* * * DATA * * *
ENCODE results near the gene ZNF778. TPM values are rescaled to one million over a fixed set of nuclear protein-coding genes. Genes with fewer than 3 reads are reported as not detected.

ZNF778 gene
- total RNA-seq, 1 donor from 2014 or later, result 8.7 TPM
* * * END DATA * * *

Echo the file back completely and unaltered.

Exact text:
ENCODE results near the gene ZNF778. TPM values are rescaled to one million over a fixed set of nuclear protein-coding genes. Genes with fewer than 3 reads are reported as not detected.

ZNF778 gene
- total RNA-seq, 1 donor from 2014 or later, result 8.7 TPM